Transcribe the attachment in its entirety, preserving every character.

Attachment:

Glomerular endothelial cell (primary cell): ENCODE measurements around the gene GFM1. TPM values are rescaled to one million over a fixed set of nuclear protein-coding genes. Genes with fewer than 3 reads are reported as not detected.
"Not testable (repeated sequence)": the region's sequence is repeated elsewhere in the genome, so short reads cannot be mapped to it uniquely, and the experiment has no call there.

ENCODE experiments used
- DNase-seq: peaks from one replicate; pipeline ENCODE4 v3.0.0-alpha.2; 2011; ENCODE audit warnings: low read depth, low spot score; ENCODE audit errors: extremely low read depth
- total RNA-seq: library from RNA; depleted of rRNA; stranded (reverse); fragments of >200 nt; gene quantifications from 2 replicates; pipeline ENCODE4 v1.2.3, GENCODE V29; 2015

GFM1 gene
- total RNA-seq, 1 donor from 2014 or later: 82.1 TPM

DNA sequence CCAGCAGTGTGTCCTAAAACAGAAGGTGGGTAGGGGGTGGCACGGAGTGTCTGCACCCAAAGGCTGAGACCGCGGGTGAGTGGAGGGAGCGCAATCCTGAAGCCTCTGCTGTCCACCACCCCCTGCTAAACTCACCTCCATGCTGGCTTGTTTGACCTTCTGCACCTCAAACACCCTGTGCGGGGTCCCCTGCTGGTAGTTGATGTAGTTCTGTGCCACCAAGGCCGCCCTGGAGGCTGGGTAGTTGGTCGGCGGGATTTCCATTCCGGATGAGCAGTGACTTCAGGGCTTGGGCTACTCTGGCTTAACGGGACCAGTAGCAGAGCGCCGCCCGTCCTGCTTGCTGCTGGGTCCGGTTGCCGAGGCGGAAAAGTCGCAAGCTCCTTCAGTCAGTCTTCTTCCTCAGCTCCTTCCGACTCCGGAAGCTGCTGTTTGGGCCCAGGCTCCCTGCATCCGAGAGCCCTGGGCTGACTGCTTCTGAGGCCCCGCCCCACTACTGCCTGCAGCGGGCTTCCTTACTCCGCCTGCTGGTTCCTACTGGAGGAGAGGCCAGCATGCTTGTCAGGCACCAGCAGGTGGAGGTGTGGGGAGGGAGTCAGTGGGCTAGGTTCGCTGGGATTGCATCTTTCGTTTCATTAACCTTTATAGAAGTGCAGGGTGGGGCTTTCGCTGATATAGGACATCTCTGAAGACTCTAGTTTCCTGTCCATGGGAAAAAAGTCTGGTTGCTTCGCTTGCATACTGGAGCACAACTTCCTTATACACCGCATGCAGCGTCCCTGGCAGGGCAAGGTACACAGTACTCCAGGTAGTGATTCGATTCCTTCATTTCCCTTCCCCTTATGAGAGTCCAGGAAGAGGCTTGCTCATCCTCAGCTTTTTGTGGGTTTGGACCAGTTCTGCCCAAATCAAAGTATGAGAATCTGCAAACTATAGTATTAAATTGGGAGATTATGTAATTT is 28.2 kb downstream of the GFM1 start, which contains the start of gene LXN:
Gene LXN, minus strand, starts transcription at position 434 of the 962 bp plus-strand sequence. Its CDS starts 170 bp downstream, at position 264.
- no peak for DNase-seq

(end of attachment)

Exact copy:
Glomerular endothelial cell (primary cell): ENCODE measurements around the gene GFM1. TPM values are rescaled to one million over a fixed set of nuclear protein-coding genes. Genes with fewer than 3 reads are reported as not detected.
"Not testable (repeated sequence)": the region's sequence is repeated elsewhere in the genome, so short reads cannot be mapped to it uniquely, and the experiment has no call there.

ENCODE experiments used
- DNase-seq: peaks from one replicate; pipeline ENCODE4 v3.0.0-alpha.2; 2011; ENCODE audit warnings: low read depth, low spot score; ENCODE audit errors: extremely low read depth
- total RNA-seq: library from RNA; depleted of rRNA; stranded (reverse); fragments of >200 nt; gene quantifications from 2 replicates; pipeline ENCODE4 v1.2.3, GENCODE V29; 2015

GFM1 gene
- total RNA-seq, 1 donor from 2014 or later: 82.1 TPM

DNA sequence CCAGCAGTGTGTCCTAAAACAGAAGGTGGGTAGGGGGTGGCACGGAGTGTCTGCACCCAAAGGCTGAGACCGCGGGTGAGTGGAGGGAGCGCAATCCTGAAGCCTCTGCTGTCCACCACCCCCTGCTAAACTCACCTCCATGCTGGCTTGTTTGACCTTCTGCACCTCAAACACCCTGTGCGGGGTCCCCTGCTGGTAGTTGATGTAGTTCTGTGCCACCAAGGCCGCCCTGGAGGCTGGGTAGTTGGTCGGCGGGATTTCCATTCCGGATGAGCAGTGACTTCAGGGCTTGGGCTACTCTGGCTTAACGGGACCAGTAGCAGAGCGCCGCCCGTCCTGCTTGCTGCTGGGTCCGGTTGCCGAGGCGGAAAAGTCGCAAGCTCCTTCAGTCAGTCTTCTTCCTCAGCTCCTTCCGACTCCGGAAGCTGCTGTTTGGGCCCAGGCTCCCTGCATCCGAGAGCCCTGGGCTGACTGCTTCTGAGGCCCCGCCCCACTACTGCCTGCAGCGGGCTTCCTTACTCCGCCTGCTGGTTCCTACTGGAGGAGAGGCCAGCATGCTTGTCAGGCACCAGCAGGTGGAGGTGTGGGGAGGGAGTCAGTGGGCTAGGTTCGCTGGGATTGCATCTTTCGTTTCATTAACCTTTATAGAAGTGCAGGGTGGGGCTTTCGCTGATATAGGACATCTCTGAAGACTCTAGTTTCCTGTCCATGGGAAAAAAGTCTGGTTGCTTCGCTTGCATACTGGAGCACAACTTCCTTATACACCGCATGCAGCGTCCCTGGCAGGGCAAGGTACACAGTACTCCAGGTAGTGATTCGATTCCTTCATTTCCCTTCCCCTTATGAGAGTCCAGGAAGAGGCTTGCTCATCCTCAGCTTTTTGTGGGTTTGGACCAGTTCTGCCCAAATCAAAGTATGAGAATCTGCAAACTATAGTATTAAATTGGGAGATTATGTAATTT is 28.2 kb downstream of the GFM1 start, which contains the start of gene LXN:
Gene LXN, minus strand, starts transcription at position 434 of the 962 bp plus-strand sequence. Its CDS starts 170 bp downstream, at position 264.
- no peak for DNase-seq